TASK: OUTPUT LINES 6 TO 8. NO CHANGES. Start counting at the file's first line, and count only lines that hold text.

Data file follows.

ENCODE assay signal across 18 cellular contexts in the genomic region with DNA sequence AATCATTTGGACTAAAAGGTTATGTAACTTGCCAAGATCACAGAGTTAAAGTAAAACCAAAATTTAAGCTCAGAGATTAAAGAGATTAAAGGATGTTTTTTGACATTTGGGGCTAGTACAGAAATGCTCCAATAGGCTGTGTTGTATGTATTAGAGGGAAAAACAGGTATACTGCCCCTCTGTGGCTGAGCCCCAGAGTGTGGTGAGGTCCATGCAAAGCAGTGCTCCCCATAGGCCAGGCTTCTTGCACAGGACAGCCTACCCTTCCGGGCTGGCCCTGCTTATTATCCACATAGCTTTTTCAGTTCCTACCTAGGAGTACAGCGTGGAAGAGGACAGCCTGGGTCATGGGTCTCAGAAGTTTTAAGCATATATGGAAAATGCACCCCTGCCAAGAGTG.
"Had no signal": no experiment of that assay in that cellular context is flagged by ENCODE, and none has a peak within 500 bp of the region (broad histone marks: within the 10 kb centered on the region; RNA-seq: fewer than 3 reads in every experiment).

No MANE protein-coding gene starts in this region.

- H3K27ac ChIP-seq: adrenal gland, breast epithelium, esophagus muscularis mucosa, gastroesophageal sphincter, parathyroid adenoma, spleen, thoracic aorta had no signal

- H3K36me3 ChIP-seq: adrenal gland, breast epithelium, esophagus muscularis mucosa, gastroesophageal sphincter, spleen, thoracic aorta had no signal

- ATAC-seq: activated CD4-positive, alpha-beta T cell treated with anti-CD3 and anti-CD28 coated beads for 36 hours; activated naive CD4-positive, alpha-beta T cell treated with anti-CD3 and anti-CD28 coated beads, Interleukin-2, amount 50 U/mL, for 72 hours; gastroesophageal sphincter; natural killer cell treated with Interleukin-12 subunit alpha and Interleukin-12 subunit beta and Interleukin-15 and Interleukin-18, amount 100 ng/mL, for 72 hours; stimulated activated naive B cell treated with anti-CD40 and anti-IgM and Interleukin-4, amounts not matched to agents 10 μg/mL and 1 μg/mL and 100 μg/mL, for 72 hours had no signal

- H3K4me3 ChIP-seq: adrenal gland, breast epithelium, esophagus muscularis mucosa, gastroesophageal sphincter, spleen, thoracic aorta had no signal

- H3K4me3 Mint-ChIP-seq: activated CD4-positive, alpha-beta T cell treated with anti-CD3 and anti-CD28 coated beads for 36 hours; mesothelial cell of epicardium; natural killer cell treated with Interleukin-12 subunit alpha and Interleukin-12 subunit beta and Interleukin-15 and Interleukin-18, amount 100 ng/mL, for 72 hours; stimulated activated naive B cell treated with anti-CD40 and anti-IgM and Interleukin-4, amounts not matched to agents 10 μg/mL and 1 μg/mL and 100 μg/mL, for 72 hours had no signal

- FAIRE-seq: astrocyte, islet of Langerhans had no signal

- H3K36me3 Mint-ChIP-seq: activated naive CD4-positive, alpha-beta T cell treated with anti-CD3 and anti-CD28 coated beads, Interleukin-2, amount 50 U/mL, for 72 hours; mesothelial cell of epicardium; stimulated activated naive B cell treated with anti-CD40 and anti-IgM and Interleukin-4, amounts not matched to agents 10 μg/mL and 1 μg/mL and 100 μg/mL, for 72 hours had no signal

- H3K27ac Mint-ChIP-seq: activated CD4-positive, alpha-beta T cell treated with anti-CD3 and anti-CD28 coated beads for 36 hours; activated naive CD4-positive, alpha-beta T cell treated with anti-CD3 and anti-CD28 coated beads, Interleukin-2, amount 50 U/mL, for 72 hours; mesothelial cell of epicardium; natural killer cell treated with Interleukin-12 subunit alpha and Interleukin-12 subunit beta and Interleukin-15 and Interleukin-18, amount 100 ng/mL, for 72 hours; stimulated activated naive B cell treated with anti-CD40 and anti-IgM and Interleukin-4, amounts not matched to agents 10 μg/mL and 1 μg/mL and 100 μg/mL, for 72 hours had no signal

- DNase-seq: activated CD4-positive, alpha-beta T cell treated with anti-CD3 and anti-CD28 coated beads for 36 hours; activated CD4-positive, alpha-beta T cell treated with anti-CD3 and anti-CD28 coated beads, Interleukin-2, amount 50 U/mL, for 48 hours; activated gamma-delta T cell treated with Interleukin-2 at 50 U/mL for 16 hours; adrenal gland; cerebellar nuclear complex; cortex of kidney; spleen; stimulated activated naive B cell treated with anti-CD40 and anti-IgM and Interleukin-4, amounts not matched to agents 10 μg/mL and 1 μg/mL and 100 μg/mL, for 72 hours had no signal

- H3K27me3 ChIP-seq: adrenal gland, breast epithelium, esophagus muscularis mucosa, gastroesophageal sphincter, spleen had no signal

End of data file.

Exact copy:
- ATAC-seq: activated CD4-positive, alpha-beta T cell treated with anti-CD3 and anti-CD28 coated beads for 36 hours; activated naive CD4-positive, alpha-beta T cell treated with anti-CD3 and anti-CD28 coated beads, Interleukin-2, amount 50 U/mL, for 72 hours; gastroesophageal sphincter; natural killer cell treated with Interleukin-12 subunit alpha and Interleukin-12 subunit beta and Interleukin-15 and Interleukin-18, amount 100 ng/mL, for 72 hours; stimulated activated naive B cell treated with anti-CD40 and anti-IgM and Interleukin-4, amounts not matched to agents 10 μg/mL and 1 μg/mL and 100 μg/mL, for 72 hours had no signal

- H3K4me3 ChIP-seq: adrenal gland, breast epithelium, esophagus muscularis mucosa, gastroesophageal sphincter, spleen, thoracic aorta had no signal

- H3K4me3 Mint-ChIP-seq: activated CD4-positive, alpha-beta T cell treated with anti-CD3 and anti-CD28 coated beads for 36 hours; mesothelial cell of epicardium; natural killer cell treated with Interleukin-12 subunit alpha and Interleukin-12 subunit beta and Interleukin-15 and Interleukin-18, amount 100 ng/mL, for 72 hours; stimulated activated naive B cell treated with anti-CD40 and anti-IgM and Interleukin-4, amounts not matched to agents 10 μg/mL and 1 μg/mL and 100 μg/mL, for 72 hours had no signal